Georgia Criminal Defense Blog

Man Shoots Ex-Girlfriend’s Dog in Gwinnett County

Posted by Richard Lawson | May 03, 2019 | 0 Comments

A 24-year-old man has been accused of entering his ex-girlfriend's home two weeks ago in Gwinnett County. Miguel Almodovar resulted to pointing a gun at her husband when he refused him entry to see her.

According to reports, Almodovar pointed a small handgun at her husband's head and threatened to shoot him. He then allegedly fired a least six shots. These gunshots resulted in the death of the couple's dog as well as serious damage to the interior of their home.

Almodovar was arrested on charges of:

As a Georgia Criminal Defense Lawyer, I will outline the offense of animal cruelty in today's post.

Cruelty to Animals in Georgia

Georgia Law defines cruelty to animals in Georgia in O.C.G.A. §16-12-4 as:

A person will be guilty of cruelty to animals when they:

  • Cause physical pain, suffering, or death to any animal by any unjustifiable act or omission; or
  • Intentionally exercise custody, control, possession, or ownership of an animal and fail to provide to such animal adequate food, water, sanitary conditions, or ventilation that is consistent with what a reasonable person of ordinary knowledge would believe is the normal requirement and feeding habit for such animal's size, species, breed, age, and physical condition.

Cruelty to animals is classified as a misdemeanor - meaning that if convicted the penalty can include up to $1000 in fines and 12 months up in jail. However, the same statute defines aggravated cruelty to animals in Georgia. Aggravated cruelty to animals is the elevated version of the base crime of cruelty to animals. The law states that:

A person commits aggravated cruelty to animals when he or she:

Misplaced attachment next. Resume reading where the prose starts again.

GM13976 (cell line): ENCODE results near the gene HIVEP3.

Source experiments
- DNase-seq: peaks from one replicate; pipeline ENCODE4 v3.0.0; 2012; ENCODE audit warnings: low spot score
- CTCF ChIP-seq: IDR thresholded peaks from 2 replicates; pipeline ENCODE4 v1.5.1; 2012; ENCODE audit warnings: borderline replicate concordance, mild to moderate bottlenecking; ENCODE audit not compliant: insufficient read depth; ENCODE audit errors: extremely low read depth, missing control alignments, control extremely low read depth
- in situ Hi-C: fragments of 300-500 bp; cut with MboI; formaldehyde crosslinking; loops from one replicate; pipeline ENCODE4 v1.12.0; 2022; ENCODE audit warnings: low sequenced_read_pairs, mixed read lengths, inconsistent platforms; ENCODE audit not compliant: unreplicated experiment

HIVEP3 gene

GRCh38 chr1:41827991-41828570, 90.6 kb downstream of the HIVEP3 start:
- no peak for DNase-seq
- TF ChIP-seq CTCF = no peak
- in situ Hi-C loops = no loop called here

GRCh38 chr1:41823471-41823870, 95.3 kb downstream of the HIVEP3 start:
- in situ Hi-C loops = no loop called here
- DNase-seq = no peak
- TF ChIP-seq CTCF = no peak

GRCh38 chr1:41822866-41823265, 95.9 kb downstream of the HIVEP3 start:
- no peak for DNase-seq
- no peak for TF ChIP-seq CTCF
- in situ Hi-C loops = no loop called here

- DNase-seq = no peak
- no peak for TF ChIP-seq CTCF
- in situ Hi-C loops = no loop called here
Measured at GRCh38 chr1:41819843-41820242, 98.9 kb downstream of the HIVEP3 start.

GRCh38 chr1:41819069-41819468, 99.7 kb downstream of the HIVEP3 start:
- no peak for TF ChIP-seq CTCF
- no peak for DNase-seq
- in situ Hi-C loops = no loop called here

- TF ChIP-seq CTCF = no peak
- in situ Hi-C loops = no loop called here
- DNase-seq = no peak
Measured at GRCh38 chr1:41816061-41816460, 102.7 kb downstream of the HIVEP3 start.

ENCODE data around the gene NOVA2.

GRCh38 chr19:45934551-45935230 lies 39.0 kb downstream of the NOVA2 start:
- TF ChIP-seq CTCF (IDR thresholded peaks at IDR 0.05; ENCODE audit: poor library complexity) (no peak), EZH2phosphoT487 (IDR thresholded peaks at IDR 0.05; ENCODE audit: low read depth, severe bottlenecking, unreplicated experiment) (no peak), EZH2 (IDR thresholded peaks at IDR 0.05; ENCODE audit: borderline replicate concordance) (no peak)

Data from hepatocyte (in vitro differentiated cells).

• Maliciously causes the death of an animal;
  • Maliciously causes physical harm to an animal by depriving it of a member of its body, by rendering a part of such animal's body useless, or by seriously disfiguring such animal's body or a member thereof;
  • Maliciously tortures an animal by the infliction of or subjection to severe or prolonged physical pain;
  • Maliciously administers poison to an animal, or exposes an animal to any poisonous substance, with the intent that the substance be taken or swallowed by the animal; or
  • Intentionally exercise custody, control, possession, or ownership of an animal and fail to provide to such animal adequate food, water, sanitary conditions, or ventilation that is consistent with what a reasonable person of ordinary knowledge would believe is the normal requirement and feeding habit for such animal's size, species, breed, age, and physical condition to the extent that the death of such animal results or a member of its body is rendered useless or is seriously disfigured.

Aggravated cruelty to animals is classified as a felony offense. A person convicted of aggravated cruelty to animals shall be guilty of a felony with a felony of prison between one and five years, a fine of no more than $15,000, or both. A second or subsequent conviction of aggravated cruelty to animals will result in a lengthened prison term between one and ten years and a fine of up to $100,000, or both.

Practice Note

If you or a loved one has been arrested, contact a Georgia Criminal Defense Attorney today.

About the Author

Richard Lawson

Richard Lawson has devoted his entire career to DUI Defense and Criminal Defense. As a former Prosecutor he knows both sides of your case. Put his experience to work for you. In DUI cases, you only have 30 days to protect your right to drive. Call now for immediate attention. We are available 7 days a week, 24 hours a day.

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